Press Release - The NBB publishes its first report on financial market infrastructures and payment services

Belgium hosts several financial market infrastructures (FMIs), custodians, payment service providers (PSPs), such as payment institutions and electronic money institutions, as well as critical service providers (CSPs). Some of them have a systemic relevance internationally like SWIFT, Euroclear, Bank of New York-Mellon, Mastercard Europe and Worldline.

The FMI and Payment Services Report provides a comprehensive overview of the National Bank of Belgium’s oversight and prudential supervision on these systems and institutions headquartered in, or relevant for, Belgium. In its capacity as overseer, the Bank focuses on the safe and efficient end-to-end functioning of payment, clearing and settlement systems, and their interdependence with other financial market actors. The prudential supervisors watch over the financial robustness at micro level of this industry’s institutions, thus helping to maintain the confidence of their counterparties and users. Both approaches aim to promote financial stability.

The Bank considers such disclosure necessary for a number of reasons. Firstly, as financial authority, it should be transparent and accountable about its role towards FMIs and the public at large as users of payment services. Secondly, as the systems and institutions covered in this Report are an important, or even systemic, component underpinning financial markets as well as the real economy, it is particularly relevant for their users to be aware of the Bank’s assessment of their relevance to financial stability, inherent risks and priorities for risk mitigation where appropriate. Thirdly, as some internationally active FMIs or CSPs are also systemically relevant on a global scale, the Bank reaches out to financial regulators, beyond those with whom it is working closely already, that might have an interest in understanding the applicable regulatory framework, the Bank’s supervisory approach and priorities. Finally, in reporting on these activities, the Bank is meeting the international disclosure requirements for financial regulators as laid down in the principles of the BIS Committee on Payments and Market Infrastructures and the International Organisation for Securities Commissions (i.e. relevant authorities’ responsibility for the disclosure of policies with respect to FMIs).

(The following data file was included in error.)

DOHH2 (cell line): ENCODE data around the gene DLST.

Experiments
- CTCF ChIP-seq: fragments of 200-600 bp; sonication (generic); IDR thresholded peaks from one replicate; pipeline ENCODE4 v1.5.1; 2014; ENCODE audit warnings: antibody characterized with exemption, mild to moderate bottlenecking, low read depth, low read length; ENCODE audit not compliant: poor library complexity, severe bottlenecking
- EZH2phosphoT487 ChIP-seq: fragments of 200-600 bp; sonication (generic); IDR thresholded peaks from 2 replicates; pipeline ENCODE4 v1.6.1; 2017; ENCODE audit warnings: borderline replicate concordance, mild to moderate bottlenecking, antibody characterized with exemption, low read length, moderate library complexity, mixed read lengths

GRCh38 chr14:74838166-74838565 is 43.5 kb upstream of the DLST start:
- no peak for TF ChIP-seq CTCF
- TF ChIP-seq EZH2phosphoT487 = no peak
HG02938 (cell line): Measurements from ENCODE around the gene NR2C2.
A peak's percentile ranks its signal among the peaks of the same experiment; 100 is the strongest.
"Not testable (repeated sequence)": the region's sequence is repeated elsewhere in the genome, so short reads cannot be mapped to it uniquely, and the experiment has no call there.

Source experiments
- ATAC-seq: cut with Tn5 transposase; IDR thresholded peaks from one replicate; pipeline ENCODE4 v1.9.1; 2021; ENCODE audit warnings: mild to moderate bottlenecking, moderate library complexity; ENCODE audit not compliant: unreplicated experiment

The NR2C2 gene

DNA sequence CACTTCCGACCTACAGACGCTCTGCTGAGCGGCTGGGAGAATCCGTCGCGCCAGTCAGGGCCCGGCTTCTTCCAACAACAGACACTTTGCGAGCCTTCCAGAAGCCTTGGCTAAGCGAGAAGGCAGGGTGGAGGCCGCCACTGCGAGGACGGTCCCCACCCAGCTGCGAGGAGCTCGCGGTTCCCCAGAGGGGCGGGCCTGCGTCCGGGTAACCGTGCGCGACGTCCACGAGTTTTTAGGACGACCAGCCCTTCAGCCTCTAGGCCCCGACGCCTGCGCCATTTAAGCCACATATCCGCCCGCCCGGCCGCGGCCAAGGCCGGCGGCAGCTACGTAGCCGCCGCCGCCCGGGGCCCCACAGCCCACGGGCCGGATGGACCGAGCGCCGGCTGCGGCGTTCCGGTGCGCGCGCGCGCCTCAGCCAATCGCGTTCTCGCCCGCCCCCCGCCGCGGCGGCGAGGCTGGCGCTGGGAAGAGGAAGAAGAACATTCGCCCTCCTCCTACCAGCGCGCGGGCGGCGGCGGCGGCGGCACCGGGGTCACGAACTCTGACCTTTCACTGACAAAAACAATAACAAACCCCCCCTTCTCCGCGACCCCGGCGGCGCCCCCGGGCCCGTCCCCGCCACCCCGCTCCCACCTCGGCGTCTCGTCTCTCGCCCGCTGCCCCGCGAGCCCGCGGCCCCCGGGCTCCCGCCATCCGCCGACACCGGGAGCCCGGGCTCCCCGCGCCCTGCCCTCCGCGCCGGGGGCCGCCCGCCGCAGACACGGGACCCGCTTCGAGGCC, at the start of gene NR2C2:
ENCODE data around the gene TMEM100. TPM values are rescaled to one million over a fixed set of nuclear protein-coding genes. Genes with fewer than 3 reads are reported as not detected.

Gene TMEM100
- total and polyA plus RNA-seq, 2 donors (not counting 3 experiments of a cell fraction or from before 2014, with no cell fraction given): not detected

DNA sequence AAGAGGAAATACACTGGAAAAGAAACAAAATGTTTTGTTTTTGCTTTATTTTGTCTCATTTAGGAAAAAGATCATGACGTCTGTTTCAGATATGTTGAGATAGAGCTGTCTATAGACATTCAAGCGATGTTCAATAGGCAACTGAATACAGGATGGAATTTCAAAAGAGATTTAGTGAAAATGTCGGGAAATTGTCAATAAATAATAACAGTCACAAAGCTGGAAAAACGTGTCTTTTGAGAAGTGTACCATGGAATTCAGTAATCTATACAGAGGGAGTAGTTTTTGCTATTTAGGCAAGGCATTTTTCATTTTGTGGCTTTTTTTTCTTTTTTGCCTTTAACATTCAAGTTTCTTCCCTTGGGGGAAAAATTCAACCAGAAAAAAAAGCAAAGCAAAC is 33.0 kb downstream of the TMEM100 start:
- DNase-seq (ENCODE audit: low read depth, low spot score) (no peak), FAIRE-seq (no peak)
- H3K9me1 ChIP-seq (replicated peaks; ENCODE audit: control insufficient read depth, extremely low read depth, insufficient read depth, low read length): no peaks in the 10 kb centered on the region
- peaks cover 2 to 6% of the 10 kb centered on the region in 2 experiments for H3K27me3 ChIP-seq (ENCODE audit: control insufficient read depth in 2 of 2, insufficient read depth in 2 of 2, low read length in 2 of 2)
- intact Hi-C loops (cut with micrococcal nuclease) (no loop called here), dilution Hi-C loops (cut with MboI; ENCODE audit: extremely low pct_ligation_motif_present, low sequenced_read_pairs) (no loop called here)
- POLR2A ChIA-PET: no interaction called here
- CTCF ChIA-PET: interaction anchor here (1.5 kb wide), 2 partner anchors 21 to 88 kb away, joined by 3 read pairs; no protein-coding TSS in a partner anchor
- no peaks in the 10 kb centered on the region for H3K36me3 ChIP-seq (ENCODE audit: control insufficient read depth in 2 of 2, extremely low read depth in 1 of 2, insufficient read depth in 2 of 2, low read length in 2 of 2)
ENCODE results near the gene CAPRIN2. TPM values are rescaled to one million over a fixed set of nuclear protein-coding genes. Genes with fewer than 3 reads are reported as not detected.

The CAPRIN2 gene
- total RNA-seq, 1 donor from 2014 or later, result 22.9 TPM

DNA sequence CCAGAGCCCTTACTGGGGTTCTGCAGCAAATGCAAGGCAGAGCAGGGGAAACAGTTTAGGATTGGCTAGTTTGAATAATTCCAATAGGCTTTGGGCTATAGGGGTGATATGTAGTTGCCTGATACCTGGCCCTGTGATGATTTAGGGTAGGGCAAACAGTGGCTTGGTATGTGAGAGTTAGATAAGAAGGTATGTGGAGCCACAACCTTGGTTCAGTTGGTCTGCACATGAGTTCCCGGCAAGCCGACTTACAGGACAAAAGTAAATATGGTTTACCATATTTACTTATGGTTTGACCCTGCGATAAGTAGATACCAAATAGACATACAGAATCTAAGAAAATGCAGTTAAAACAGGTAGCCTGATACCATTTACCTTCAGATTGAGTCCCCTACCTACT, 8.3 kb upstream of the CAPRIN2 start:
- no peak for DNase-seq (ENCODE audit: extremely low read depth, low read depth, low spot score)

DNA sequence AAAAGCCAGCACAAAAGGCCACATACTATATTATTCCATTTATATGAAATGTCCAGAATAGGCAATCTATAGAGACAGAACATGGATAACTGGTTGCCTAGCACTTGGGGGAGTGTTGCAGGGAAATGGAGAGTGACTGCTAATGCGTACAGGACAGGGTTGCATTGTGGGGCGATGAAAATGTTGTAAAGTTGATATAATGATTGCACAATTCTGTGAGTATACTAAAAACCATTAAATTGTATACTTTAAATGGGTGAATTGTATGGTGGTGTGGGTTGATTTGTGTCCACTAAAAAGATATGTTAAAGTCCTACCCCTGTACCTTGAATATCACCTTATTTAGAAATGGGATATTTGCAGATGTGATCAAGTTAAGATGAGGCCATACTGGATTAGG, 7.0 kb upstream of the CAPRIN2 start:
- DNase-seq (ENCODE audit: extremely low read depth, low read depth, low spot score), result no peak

The FMI and Payment Services Report provides a detailed overview of the changes in the regulatory environment for FMIs, custodians, PSPs and CSPs, the development of their activities, the Bank’s oversight and prudential supervisory approaches, and its main priorities for 2017. The Report also takes a look at specific issues such as cyber crime and FinTech.

Cyber crime has been on an exponential rise in the last decade, a significant part of which has focused specifically on the financial sector, particularly on financial market infrastructures and the payment services sector. This underscores the importance of best practices, proper policy measures and regulatory initiatives to acquire reasonable assurance on the effectiveness of an organisation’s protection, detection, response and recovery capacities, and the need to share information to cooperate with partners in the financial ecosystem. Recent cyber events have pointed up the importance of end-to-end security in the transaction chain, i.e. as the global financial system is strongly interconnected, each node within this network should harden its stance on cyber security with the aim of keeping transactions secure at each stage of their processing cycle.

The future of the payment services industry is very challenging. Regulators strive to promote innovation, security and competition, while guaranteeing financial stability and a level playing field for all market participants in terms of risk mitigation and oversight through a risk-based approach that is technology-neutral. On the one hand, new European legislation (revised Payment Services Directive) has introduced new payment services and harmonised security rules. On the other hand, the current wave of disruptive technologies and start-ups may open up significant opportunities. At the same time, innovations come with their own set of risks and challenges, like operational, cyber, third-party, governance, legal and settlement risks.